Navistar International Corp.
International hands over the keys to early versions of 4-wheel-drive TerraStar and cab-over-engine LoadStar refuse hauler.
Navistar International Corp., Lisle, Ill., is rolling out three new models in the vocational marketplace, expanding its presence in a segment that one of the manufacturer’s loudest cheerleaders of late said is the company’s true bread-and-butter business.
“We are more of a vocational company than an on-highway company — that’s a fact,” said Jim Hebe, who in October announced his retirement from the post of senior vice president of North American sales, a job he still held on Sept. 25 when he spoke during a media and dealer event that showcased the company’s TerraStar all-wheel-drive, LoadStar low cab forward refuse hauler and WorkStar sloped nose models, among others.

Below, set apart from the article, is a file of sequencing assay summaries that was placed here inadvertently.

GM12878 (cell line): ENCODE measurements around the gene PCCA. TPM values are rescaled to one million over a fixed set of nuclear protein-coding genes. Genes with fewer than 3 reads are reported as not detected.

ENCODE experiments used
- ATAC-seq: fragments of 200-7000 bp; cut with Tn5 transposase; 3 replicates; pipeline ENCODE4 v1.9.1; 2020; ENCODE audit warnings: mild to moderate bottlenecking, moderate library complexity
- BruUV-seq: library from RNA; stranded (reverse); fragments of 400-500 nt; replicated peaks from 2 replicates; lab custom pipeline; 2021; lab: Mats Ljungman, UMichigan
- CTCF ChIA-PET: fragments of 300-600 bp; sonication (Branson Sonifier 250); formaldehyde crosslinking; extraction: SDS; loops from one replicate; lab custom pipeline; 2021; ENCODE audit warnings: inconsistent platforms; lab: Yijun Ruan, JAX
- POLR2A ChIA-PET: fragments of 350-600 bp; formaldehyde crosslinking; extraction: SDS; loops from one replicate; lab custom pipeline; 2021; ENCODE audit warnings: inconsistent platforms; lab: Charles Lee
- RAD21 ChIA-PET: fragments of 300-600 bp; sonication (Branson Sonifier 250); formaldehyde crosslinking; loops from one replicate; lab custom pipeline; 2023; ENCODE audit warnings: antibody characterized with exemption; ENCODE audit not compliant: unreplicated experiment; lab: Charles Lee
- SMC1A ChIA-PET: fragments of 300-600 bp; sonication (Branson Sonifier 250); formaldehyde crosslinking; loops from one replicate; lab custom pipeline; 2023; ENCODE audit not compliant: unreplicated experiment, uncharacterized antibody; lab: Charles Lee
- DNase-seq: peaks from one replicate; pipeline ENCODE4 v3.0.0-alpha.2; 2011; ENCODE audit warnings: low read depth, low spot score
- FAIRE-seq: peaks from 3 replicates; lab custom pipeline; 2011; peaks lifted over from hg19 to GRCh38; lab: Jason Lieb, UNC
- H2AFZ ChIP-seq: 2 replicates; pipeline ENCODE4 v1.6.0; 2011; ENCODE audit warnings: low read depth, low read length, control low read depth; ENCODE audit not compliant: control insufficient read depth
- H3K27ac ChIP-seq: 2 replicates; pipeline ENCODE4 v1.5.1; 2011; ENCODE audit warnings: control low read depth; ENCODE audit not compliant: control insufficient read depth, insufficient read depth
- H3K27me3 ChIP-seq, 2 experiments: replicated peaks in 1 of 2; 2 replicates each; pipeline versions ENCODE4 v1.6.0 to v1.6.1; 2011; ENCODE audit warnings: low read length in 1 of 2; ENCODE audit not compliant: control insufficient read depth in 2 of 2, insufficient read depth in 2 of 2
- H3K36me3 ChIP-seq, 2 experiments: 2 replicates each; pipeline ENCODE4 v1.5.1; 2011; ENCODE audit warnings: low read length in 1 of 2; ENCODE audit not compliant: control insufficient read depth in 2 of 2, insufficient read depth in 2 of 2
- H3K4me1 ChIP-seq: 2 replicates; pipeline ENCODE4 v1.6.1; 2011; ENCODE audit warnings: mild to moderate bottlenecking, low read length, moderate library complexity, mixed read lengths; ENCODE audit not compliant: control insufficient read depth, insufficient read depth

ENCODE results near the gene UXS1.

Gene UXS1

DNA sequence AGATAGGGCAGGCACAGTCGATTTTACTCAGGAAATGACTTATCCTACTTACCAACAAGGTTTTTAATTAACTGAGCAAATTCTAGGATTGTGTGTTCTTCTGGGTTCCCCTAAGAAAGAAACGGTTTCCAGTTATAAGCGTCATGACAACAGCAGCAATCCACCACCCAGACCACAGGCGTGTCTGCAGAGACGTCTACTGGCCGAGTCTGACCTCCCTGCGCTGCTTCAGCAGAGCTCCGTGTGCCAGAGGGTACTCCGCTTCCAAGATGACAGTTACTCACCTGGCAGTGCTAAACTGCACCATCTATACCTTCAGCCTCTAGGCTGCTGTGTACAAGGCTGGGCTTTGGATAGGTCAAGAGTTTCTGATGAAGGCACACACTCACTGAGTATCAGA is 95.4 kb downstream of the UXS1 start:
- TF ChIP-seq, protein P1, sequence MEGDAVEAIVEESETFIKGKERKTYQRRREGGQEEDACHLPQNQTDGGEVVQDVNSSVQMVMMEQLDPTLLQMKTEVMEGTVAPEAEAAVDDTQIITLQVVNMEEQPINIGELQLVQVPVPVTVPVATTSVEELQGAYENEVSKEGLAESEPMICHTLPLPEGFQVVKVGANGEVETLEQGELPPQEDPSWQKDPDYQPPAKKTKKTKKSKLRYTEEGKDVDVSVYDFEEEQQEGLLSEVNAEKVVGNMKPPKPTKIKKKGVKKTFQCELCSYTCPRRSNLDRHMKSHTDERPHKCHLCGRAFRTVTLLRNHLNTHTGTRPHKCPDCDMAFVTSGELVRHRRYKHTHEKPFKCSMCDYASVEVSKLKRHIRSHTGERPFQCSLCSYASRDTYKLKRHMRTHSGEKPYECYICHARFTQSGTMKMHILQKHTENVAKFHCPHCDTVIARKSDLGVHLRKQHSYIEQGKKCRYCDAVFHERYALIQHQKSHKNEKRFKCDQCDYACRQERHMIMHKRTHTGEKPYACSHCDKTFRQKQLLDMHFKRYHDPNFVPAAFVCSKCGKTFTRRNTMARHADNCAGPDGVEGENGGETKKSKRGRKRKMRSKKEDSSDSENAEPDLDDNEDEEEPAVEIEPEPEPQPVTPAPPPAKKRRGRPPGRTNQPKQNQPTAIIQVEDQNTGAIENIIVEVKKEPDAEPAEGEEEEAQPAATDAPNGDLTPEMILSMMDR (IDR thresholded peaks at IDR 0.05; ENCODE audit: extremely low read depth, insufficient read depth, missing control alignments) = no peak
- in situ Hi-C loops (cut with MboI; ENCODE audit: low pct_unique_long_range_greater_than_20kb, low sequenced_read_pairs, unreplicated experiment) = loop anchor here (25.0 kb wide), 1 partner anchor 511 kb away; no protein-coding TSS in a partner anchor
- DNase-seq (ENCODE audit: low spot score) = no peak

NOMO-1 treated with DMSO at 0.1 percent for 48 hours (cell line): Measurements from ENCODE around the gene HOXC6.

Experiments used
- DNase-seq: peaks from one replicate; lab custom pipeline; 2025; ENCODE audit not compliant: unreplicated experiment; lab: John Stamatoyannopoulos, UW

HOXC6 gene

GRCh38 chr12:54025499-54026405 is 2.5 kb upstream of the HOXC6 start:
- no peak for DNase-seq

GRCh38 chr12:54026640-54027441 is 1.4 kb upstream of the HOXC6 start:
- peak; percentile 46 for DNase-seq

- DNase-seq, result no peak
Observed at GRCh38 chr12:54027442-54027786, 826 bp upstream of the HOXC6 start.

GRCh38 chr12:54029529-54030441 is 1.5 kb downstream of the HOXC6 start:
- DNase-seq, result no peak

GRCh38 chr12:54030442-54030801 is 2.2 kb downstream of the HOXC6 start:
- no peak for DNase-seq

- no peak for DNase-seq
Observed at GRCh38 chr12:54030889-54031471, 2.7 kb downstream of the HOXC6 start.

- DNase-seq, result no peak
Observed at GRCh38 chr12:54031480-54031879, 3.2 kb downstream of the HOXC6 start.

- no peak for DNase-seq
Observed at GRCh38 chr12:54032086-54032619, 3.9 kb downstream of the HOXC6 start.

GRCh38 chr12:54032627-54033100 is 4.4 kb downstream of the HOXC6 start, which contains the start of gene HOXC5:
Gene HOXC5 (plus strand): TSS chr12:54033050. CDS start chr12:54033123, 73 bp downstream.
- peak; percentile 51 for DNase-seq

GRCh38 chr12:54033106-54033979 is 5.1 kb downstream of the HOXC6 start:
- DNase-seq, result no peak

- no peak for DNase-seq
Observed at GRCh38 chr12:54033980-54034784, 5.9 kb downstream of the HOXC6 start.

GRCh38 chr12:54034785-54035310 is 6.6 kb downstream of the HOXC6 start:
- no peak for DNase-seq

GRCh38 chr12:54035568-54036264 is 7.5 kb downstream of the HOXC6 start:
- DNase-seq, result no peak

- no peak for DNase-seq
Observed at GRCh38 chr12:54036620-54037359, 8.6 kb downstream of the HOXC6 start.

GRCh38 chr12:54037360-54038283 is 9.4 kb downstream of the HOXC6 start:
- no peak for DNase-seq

“This company has had a history of vocational products, and we have made the absolute conscious decision that we are not going to give it up,” he said.
Hebe, in fact, was part of that earlier history, having joined the company then known as International Harvester in 1971, then working his way through the medium-, heavy- and vocational truck industries before returning to Navistar in 2008.